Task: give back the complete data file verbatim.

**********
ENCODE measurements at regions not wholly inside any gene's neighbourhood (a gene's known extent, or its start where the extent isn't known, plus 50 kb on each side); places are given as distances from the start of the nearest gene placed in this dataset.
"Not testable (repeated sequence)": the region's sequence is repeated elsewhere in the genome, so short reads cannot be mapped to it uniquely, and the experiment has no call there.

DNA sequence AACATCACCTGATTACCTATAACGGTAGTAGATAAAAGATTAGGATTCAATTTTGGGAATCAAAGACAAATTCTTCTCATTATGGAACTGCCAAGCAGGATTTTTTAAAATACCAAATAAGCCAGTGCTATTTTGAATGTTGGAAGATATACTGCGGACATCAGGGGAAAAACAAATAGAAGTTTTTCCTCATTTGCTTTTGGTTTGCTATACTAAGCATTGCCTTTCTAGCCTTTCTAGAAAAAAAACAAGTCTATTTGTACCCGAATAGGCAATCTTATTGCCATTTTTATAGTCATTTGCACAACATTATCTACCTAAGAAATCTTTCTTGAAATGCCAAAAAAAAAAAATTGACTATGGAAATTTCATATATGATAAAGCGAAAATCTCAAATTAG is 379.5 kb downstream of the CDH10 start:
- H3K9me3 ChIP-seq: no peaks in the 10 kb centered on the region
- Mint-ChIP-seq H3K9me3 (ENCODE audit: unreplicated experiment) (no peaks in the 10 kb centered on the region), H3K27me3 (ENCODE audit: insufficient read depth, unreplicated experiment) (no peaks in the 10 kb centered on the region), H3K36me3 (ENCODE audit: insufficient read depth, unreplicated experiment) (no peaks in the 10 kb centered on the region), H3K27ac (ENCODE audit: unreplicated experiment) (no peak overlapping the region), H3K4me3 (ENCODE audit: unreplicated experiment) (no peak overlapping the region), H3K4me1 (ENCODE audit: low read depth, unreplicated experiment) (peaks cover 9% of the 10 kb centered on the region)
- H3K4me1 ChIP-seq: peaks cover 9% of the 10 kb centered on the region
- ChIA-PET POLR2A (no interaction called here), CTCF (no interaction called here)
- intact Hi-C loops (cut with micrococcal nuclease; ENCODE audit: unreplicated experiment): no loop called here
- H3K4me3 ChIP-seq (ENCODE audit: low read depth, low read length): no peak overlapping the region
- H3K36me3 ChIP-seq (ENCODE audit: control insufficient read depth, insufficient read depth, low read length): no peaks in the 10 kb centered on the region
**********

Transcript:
ENCODE measurements at regions not wholly inside any gene's neighbourhood (a gene's known extent, or its start where the extent isn't known, plus 50 kb on each side); places are given as distances from the start of the nearest gene placed in this dataset.
"Not testable (repeated sequence)": the region's sequence is repeated elsewhere in the genome, so short reads cannot be mapped to it uniquely, and the experiment has no call there.

DNA sequence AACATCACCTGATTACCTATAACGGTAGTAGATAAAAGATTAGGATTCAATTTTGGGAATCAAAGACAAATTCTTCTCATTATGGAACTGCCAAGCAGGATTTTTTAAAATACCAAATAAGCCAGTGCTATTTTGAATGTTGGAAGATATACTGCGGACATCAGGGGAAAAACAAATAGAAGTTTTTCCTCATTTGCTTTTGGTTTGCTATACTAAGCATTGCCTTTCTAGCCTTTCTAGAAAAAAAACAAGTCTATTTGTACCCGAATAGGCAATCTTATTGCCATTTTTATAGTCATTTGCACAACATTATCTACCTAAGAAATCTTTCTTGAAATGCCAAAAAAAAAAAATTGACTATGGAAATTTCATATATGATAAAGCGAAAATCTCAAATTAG is 379.5 kb downstream of the CDH10 start:
- H3K9me3 ChIP-seq: no peaks in the 10 kb centered on the region
- Mint-ChIP-seq H3K9me3 (ENCODE audit: unreplicated experiment) (no peaks in the 10 kb centered on the region), H3K27me3 (ENCODE audit: insufficient read depth, unreplicated experiment) (no peaks in the 10 kb centered on the region), H3K36me3 (ENCODE audit: insufficient read depth, unreplicated experiment) (no peaks in the 10 kb centered on the region), H3K27ac (ENCODE audit: unreplicated experiment) (no peak overlapping the region), H3K4me3 (ENCODE audit: unreplicated experiment) (no peak overlapping the region), H3K4me1 (ENCODE audit: low read depth, unreplicated experiment) (peaks cover 9% of the 10 kb centered on the region)
- H3K4me1 ChIP-seq: peaks cover 9% of the 10 kb centered on the region
- ChIA-PET POLR2A (no interaction called here), CTCF (no interaction called here)
- intact Hi-C loops (cut with micrococcal nuclease; ENCODE audit: unreplicated experiment): no loop called here
- H3K4me3 ChIP-seq (ENCODE audit: low read depth, low read length): no peak overlapping the region
- H3K36me3 ChIP-seq (ENCODE audit: control insufficient read depth, insufficient read depth, low read length): no peaks in the 10 kb centered on the region